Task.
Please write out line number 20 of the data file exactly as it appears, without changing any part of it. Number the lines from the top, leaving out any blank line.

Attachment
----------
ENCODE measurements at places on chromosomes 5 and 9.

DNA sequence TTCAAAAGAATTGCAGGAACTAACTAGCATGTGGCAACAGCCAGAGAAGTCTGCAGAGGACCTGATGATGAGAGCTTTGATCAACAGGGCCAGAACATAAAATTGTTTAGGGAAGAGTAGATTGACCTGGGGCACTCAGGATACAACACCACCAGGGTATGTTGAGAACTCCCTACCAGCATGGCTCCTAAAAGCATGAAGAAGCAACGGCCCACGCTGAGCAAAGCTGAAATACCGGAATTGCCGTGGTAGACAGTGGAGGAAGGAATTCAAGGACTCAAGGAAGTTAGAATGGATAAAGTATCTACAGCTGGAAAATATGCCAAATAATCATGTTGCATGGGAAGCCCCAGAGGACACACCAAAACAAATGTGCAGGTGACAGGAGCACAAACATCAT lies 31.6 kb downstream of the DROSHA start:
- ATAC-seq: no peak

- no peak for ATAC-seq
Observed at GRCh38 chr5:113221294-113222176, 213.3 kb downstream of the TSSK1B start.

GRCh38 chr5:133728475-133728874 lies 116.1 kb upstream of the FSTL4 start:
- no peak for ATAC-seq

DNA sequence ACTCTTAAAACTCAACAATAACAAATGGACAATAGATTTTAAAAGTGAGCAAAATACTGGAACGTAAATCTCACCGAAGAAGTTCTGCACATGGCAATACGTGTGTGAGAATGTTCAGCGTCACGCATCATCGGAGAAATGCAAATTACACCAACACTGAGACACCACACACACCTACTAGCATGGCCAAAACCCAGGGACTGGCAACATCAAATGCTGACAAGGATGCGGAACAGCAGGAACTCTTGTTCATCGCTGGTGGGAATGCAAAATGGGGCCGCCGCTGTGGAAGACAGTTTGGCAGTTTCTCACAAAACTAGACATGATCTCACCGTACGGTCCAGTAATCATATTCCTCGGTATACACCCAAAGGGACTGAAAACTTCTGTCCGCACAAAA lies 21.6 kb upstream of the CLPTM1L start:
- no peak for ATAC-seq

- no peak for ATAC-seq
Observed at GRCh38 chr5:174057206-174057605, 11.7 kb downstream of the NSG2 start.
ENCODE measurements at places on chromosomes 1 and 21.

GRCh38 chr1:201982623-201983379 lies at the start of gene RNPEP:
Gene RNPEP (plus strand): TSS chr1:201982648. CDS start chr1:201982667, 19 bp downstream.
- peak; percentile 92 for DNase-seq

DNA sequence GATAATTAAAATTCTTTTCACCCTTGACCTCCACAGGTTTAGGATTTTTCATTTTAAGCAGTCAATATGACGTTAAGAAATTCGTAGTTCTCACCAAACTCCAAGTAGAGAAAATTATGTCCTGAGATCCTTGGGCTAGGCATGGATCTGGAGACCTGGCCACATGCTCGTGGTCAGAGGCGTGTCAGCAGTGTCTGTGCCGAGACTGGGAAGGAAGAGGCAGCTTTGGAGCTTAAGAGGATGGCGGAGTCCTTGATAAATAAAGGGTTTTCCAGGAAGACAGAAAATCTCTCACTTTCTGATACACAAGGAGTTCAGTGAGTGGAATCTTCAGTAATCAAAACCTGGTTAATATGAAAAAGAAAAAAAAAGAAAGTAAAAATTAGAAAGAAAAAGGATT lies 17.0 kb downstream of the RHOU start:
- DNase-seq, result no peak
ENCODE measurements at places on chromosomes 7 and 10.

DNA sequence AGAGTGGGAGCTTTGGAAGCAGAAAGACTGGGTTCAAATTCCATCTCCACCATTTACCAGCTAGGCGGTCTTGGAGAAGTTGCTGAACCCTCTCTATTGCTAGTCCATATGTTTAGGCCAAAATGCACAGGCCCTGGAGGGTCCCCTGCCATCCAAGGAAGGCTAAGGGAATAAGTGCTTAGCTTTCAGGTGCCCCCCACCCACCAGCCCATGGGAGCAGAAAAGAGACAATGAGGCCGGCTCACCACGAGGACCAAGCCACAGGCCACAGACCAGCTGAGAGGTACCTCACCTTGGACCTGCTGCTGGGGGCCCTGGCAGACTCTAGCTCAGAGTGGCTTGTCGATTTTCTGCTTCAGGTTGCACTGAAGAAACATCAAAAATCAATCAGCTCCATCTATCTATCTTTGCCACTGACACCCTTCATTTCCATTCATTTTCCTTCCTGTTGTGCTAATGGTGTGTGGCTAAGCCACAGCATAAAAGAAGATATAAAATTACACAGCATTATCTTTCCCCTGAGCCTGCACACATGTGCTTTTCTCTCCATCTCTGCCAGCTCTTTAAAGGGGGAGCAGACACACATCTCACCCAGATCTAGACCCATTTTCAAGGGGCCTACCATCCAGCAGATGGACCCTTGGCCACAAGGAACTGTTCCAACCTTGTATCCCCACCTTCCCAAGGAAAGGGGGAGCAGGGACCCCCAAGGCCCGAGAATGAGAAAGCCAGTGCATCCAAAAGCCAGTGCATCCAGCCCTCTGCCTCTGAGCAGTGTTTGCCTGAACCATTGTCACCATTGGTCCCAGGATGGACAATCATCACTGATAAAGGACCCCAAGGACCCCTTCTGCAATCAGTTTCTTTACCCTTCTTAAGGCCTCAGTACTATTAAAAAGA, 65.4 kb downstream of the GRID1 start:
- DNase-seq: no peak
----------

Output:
- DNase-seq: no peak